I was very upset that my little boy was doing poorly. I had hoped that we would have received encouraging news. I was hoping for word of an improvement in his condition, but it didn’t happen that day. Now I had to go home, without my babies, and with my son being so periously fragile. I could not think at all. My brain stopped working. I could not wrap my head around the fact that I was supposed to ‘go home’ like everything is okay. And it wasn’t.
During the last 2 days, my husband had slowly taken home most of the things he could so that we wouldn’t need a small wagon to cart all of the flower baskets and bags back home on the day I was discharged home from the hospital.
We still had to carry some more congratulatory flower baskets that had arrived earlier that day and the day before.
I gathered that last of my belongings and walked to the elevator with the image of my little boy sandwiched between ultraviolet lights both above and below him and his bruised arms and legs from the countless blood draws and IV insertions.
My husband and I were silent and I took a spot in the back of the elevator hiding my face behind flowers and balloons.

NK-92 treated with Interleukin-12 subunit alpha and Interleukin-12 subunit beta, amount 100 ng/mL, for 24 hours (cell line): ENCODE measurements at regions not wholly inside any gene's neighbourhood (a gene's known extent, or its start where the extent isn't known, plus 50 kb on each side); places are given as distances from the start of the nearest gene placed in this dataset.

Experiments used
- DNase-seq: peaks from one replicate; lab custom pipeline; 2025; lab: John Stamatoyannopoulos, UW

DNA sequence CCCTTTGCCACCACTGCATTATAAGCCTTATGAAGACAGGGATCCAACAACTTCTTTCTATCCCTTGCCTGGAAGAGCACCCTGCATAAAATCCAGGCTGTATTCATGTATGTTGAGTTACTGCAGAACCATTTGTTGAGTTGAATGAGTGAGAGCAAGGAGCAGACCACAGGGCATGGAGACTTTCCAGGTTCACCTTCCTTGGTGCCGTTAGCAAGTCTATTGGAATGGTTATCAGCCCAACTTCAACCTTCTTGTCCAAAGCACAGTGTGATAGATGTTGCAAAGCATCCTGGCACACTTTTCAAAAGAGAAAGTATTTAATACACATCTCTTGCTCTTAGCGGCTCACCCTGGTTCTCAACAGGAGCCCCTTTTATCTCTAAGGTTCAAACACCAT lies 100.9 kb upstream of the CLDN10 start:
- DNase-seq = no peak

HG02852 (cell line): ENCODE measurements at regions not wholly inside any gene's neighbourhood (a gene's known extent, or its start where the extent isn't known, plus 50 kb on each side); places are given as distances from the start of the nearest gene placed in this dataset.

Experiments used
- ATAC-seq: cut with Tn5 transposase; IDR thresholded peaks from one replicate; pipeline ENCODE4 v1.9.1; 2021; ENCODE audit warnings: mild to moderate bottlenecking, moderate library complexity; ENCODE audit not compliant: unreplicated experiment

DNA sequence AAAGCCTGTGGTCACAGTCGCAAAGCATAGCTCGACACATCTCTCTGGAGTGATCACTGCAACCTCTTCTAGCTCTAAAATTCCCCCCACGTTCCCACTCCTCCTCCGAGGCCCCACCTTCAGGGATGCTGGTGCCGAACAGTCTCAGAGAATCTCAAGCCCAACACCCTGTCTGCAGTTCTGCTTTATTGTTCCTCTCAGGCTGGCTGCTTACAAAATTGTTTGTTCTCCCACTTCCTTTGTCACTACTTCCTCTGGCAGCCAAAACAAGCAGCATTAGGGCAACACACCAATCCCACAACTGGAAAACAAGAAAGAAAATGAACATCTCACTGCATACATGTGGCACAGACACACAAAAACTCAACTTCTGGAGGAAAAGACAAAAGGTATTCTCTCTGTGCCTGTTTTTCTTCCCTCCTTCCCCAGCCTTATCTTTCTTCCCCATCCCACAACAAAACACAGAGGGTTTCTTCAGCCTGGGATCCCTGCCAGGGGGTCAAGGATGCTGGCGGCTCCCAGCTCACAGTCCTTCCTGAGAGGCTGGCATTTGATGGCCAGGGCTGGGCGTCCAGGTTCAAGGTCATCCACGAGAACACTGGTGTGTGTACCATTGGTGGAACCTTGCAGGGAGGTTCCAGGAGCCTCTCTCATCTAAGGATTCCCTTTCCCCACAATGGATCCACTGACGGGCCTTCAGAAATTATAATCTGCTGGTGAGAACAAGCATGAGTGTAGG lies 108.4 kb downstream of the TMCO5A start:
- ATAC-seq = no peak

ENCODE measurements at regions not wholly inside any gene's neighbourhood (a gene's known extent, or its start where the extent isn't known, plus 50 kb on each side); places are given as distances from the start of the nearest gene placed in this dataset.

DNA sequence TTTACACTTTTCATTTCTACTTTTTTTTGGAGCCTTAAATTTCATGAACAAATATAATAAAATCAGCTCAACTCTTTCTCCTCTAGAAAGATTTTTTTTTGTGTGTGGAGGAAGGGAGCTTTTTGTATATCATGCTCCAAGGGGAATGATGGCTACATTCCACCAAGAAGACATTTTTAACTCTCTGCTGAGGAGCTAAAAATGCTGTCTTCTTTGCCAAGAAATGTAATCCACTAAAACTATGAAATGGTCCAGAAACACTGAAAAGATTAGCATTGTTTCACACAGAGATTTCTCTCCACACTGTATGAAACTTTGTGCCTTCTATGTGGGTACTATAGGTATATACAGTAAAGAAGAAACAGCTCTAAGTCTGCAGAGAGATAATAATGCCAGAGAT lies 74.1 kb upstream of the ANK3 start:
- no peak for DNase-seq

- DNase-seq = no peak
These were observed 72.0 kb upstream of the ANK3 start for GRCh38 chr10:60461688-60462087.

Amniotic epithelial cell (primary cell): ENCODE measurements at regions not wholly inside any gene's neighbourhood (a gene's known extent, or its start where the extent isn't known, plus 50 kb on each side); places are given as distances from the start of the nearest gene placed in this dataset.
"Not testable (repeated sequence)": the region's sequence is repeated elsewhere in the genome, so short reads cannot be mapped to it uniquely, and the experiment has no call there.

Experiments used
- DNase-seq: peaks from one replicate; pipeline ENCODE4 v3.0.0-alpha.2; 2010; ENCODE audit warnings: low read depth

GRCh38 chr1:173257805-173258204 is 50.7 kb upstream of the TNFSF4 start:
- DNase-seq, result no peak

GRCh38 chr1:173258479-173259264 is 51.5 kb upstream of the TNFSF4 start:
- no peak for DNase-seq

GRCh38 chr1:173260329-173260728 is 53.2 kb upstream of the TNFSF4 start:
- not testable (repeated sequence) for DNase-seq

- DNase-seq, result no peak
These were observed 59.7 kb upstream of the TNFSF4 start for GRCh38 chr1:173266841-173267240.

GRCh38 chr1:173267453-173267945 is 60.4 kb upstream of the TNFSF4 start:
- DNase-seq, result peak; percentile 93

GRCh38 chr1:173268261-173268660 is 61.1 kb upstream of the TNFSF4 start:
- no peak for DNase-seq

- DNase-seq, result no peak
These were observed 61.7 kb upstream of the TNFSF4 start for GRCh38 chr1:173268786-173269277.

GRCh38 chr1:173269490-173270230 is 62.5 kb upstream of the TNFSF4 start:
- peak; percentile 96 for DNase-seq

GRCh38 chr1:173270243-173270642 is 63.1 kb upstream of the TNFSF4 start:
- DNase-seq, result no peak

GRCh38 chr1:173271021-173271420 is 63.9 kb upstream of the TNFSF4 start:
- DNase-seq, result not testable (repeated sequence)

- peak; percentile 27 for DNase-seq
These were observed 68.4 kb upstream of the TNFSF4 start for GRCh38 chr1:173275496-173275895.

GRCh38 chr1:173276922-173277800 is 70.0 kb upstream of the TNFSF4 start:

The elevator stopped and two older women entered the elevator and their faces brightened when they saw the balloon my husband was holding that said “Welcome Twins!”
They enthusiastically started chattering “Oh Twins! How exciting! Are they boys? Girls? One of each?” My husband, not used to the attention, stammered that we had a boy and a girl. They commented on how lucky he was to have both a boy and girl at one time. Then I overheard one woman say to the other, “Let’s wait in the lobby. I am sure he has to go back to get them, and we can see the two babies.”
And then the dam broke.
I spoke up with a quivering voice, “Well, you will be waiting a long time because….because…”
My husband’s head spun around like in those horror movies, and his eyes were wide open, but I continued to speak “they are not coming home with us….wwaahhhhhh.” And I started bawling.
Those poor women and my poor husband had no idea what to do or what to say. One of them pulled out a minty smelling handkerchief from her purse and offered it to me.
My husband, who was horribly embarrassed, couldn’t do much because his arms were filled with all my stuff from the room.
But he did manage to apologize about a million times to them.
They were really kind and actually walked us to our car, one of them holding my arm and tried to comfort herself and me. They promised to keep my new family in their prayers and they urged me to get some rest because they were sure that the babies would be home in no time and things would get better.
Thinking about it now, it’s quite comical, but when it happened I was less than amused. And my husband was mortified!
Lesson Learned: Appreciate the kindess of strangers.